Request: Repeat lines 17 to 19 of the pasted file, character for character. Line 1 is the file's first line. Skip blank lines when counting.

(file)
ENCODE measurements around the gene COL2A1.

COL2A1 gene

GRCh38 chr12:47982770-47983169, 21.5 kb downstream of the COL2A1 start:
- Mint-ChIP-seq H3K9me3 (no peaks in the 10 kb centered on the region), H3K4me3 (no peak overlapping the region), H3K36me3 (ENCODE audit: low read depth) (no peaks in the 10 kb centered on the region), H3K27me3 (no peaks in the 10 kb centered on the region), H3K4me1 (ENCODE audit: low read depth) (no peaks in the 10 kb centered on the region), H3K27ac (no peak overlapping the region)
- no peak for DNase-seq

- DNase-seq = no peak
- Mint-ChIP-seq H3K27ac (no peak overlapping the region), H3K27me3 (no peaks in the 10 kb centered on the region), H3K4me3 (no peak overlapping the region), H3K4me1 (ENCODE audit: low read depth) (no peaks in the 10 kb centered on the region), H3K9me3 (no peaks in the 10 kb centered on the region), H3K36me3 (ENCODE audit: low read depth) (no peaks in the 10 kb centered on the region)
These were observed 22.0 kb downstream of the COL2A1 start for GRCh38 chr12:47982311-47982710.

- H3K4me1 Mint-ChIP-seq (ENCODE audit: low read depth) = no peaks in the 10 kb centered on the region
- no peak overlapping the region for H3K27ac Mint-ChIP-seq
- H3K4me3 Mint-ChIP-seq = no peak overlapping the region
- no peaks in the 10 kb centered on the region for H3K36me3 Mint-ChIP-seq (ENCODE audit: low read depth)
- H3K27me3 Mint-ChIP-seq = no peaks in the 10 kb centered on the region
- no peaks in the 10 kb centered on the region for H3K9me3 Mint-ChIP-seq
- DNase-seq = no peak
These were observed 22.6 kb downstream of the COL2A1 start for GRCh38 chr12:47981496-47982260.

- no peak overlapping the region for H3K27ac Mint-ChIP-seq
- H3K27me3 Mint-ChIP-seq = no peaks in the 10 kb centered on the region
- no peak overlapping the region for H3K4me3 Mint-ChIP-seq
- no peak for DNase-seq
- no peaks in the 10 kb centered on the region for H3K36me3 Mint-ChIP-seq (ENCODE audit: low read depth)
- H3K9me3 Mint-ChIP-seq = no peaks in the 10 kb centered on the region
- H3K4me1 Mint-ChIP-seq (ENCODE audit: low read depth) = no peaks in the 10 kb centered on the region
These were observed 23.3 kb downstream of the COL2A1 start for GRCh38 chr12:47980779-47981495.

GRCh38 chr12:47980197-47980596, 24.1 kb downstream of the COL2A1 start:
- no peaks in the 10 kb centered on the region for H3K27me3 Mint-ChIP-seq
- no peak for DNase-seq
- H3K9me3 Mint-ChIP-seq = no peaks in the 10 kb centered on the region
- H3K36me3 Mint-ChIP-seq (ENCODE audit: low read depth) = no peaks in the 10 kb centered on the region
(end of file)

- no peak overlapping the region for H3K27ac Mint-ChIP-seq
- H3K27me3 Mint-ChIP-seq = no peaks in the 10 kb centered on the region
- no peak overlapping the region for H3K4me3 Mint-ChIP-seq